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Diagnosing heart and vascular diseases is the first step in your journey to a healthier you. The heart and vascular specialists on the medical staff at The Heart Hospital Baylor Denton use advanced ultrasound technology to help diagnose problems that affect your heart and blood vessels.

The Heart Hospital Baylor Denton features the innovative Philips EPIQ Ultrasound, making The Heart Hospital one of the few hospitals in the country to offer this technology. The EPIQ ultrasound has the advanced software with extremely high resolution imaging that can quantitatively and objectively see how your heart is beating. The new technology is capable of looking at entire areas of the heart, and within one heartbeat can get a complete three dimensional (3D) reconstruction of the heart valves; in three to four beats, it can create a complete reconstruction of the heart.

Ultrasound uses sound waves higher than human hearing can detect. A device called a transducer, a kind of modified microphone that turns electrical energy into sound waves, connects to a computer and control panel. Ultrasound waves are directed through the skin and into the body with the transducer. When the sound waves hit body structures, they bounce off of the structures and then travel back toward the transducer. A computer analyzes the echoes, the time it takes them to travel, and their distance from the transducer and produces a real-time moving image of the shape and structure of blood vessels.

Doppler ultrasound measures how sound waves echo off moving objects. Doppler ultrasound uses short-bursts of ultrasonic waves to produce images of the direction and speed of the flow of blood. During a Doppler exam, the transducer measures the sound waves that bounce off red blood cells as they move through blood vessels. As the blood cells move, the "pitch" of the echoes they send back changes, and this change in pitch enables physicians to measure the direction and speed of blood flow. Doppler ultrasound allows physicians to determine whether blood flow has been affected by narrowed blood vessels, blood clots, or other obstructions.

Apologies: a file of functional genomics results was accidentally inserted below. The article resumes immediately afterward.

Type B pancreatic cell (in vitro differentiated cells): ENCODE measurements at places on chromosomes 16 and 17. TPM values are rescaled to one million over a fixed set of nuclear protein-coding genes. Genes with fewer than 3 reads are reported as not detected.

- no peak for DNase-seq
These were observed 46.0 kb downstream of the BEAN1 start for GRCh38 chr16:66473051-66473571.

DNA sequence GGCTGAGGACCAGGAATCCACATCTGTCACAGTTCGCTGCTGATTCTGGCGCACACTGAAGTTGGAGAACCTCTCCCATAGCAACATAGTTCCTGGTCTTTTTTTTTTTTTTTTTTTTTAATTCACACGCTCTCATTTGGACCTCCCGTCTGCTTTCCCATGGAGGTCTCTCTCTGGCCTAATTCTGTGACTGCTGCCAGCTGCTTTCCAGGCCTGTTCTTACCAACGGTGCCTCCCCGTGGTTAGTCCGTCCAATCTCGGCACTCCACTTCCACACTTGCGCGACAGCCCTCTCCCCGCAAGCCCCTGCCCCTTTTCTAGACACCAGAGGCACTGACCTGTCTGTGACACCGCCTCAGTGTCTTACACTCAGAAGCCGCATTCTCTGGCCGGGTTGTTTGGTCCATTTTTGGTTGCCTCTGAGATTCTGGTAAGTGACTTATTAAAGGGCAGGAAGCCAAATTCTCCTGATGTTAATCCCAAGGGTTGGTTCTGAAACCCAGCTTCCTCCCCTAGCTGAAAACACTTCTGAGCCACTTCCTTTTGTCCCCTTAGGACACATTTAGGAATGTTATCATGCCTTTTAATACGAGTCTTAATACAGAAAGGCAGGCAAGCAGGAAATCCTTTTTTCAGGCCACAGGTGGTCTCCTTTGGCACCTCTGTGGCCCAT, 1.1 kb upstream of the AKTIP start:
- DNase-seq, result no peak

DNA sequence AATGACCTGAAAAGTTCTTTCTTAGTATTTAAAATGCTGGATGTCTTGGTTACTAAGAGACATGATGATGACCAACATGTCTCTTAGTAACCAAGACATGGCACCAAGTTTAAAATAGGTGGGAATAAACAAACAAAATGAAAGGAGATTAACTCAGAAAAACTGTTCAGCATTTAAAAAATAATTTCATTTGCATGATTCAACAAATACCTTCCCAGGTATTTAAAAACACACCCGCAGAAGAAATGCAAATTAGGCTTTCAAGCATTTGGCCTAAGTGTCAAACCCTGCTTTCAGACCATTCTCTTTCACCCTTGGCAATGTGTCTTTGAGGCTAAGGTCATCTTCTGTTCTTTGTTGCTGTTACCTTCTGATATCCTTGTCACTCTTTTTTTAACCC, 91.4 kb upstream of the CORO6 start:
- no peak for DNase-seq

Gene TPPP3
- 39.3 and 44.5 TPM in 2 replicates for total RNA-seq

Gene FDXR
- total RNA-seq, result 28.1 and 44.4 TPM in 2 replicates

Cardiac ultrasound produces images of the heart that can help physicians detect heart function and problems with heart valves. Vascular ultrasound creates images of blood circulation in the legs, arms, head, and neck. Physicians can detect disorders that affect the vascular (or circulatory) system such as blockages in an artery or a blood clot in a vein.

Innovative technologies allow your cardiac or vascular specialist to view how your heart and blood vessels work in real time with three dimensional (3D) imaging. In cardiovascular medicine, duplex ultrasound combines regular ultrasound with Doppler technology, which allows doctors to view veins and arteries as well as assess speed and blood flow. Duplex ultrasound is safe; no radiation or contrast dyes are necessary.

Types of ultrasound that your physician might use to diagnose heart and vascular disease include:

  • Arterial Doppler
  • Cardiac ultrasound, also known as echocardiogram
  • Carotid Doppler
  • Vascular ultrasound
  • Venous Doppler

Ultrasound technology is an important part of diagnosing heart and vascular conditions, including:

  • Aneurysms
  • Blocked arteries
  • Deep vein thrombosis
  • Enlarged heart (cardiomyopathy)
  • Heart failure
  • Heart valve problems
  • Holes in the heart​
  • Peripheral arterial disease (PAD)
  • Varicose veins​

​For more information, call 940.535.7201 or toll-free 1.855.760.0600; or for a physician referral, call 1.855.853.2679​.​

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